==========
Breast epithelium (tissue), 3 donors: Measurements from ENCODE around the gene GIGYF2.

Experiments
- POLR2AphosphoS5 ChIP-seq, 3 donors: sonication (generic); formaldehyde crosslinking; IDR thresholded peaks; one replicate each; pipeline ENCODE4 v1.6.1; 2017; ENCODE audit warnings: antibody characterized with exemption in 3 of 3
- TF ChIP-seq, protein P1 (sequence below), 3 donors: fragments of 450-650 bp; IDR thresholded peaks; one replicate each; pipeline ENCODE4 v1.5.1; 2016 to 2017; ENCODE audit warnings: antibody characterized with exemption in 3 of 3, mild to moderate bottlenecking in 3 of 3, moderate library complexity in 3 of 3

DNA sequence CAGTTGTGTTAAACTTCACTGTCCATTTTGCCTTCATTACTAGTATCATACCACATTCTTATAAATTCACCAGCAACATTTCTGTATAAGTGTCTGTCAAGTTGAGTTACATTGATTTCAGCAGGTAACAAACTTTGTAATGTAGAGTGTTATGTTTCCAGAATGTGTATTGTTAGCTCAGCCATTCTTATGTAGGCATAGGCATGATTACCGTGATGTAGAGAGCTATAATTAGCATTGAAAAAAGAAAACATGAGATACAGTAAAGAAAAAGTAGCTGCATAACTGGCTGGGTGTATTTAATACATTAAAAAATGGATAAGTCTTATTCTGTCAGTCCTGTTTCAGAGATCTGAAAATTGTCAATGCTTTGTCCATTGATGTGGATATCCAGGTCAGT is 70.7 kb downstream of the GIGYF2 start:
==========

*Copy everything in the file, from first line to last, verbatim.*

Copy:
Breast epithelium (tissue), 3 donors: Measurements from ENCODE around the gene GIGYF2.

Experiments
- POLR2AphosphoS5 ChIP-seq, 3 donors: sonication (generic); formaldehyde crosslinking; IDR thresholded peaks; one replicate each; pipeline ENCODE4 v1.6.1; 2017; ENCODE audit warnings: antibody characterized with exemption in 3 of 3
- TF ChIP-seq, protein P1 (sequence below), 3 donors: fragments of 450-650 bp; IDR thresholded peaks; one replicate each; pipeline ENCODE4 v1.5.1; 2016 to 2017; ENCODE audit warnings: antibody characterized with exemption in 3 of 3, mild to moderate bottlenecking in 3 of 3, moderate library complexity in 3 of 3

DNA sequence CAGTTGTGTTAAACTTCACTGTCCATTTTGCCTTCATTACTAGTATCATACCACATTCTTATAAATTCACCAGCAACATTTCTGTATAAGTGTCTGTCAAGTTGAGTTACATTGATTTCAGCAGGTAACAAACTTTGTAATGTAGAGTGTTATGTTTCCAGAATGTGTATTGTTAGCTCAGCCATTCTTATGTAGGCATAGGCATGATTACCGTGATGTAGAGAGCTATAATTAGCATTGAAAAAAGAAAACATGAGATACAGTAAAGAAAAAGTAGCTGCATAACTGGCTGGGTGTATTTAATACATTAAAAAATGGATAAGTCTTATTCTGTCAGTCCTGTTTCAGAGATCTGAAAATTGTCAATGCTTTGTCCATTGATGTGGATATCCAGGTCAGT is 70.7 kb downstream of the GIGYF2 start: